‘Not free while any woman is unfree’: Challenging our Feminism to be inclusive of Disability
Written by Malaika Aryee-Boi, Knowledge Management Assistant, AWDF
My colleagues and I at AWDF had spent the past few weeks thinking about how best to make knowledge and knowledge products more accessible, relevant and inclusive. The conversation had increasingly expanded from products to understanding the underlying power constructs of exclusion for women with disability. Thinking about what this means to me, and our feminist movement, I delved into volumes of research, consultations and reflection. As AWDF joins the world to celebrate International Women’s Day, I wrote this to reflect on the amazing African feminists choosing to challenge harmful norms, sexist practices and patriarchal structures that continually devalue and exclude women every day. I intended for it to celebrate, and stand in solidarity with African women with disabilities — those we know and those we don’t.
If you are reading this as a person without a disability you might not realise just how difficult we make the lives of our siblings, friends, neighbours, and strangers with disabilities in our various communities. Negative beliefs and attitudes, along with little to no effort to make our environment accessible to diverse bodies and neurotypes, lead to discrimination and violence for those living with disabilities. Combined with the negative beliefs and attitudes we harbour about women in our patriarchal setting, women with disabilities in Africa are in a peculiar marginalised position.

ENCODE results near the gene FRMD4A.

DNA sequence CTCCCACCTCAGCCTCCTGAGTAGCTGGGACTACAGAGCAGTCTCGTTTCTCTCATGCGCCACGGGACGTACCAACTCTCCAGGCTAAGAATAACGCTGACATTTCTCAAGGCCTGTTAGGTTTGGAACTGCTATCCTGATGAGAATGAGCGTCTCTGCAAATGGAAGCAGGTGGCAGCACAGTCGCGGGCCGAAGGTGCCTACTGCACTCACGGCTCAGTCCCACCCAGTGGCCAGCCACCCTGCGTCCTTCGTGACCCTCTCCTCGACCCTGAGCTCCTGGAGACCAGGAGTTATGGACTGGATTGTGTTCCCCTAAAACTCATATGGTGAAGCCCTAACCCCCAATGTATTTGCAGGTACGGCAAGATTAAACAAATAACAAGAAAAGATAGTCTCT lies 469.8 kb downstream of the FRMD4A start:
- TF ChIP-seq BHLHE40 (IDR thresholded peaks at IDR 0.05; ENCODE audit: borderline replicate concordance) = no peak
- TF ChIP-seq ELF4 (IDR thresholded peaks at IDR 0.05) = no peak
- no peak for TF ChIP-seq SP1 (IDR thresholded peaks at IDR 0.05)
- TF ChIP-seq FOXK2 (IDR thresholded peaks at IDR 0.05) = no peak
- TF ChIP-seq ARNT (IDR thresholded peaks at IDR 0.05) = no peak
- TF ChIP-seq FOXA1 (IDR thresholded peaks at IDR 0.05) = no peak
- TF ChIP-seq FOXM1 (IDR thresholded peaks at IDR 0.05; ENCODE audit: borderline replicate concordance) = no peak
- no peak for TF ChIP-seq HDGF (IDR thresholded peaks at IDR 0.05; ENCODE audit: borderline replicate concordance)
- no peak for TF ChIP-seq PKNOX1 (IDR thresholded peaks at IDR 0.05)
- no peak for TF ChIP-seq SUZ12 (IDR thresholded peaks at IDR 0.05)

This blog post is part one of my reflections on disability and African feminism where I will share some of the ways that gender and disability intersect to create specific barriers for women with disabilities and emphasise that our feminism must always be inclusive of all women’s experiences, as it does in fact, depend on it. The second part, which I urge you to look out for, will focus on disability and inclusive knowledge management practices for feminist organisations.
The UN convention on the Rights of Persons with Disabilities, adopted in 2006, defines persons with disabilities as those who “have long-term physical, mental, intellectual or sensory impairments which in interaction with various barriers may hinder their full and effective participation in society on an equal basis with others’’. (emphasis my own) This definition comes after decades of disability rights activism from across the world that pushed back against a solely medical definition of disability to include the social barriers which significantly impede equal participation.
There are many models of disability which can help understand the experiences of persons with disabilities, guide government policies, and shape self-identities. I will briefly share two here. The medical model places disability in the body, and treats it as a disease to be cured. This stands at great odds with the actual experiences of people with disabilities who often do not consider themselves sick and challenge the idea of a “normal” body in the first place. Importantly, this model does not hold society accountable for being inaccessible. (Letief and Ratsosa, 2018)
The social model does. It shows how social environments, attitudes and restrictions imposed on those with impairments create disability. (Begum 1992; Emmet and Alant, 2006) With disability identified as a form of social oppression, activists in the late 20th century made important claims to their rights to inclusion in societies that were keeping them out. However, a strictly social model risks ignoring lived experiences, reducing impairment intervention and normalising an ableist worldview that expects everyone to participate in society the same exact way. (Shakespeare and Watson, 2002; Bailey, 2019)
Today, as we can see in the UN phrasing, a hybrid of the two models is widely used. Disability is broadly understood as neither purely medical nor purely social but rather as the interaction of the two.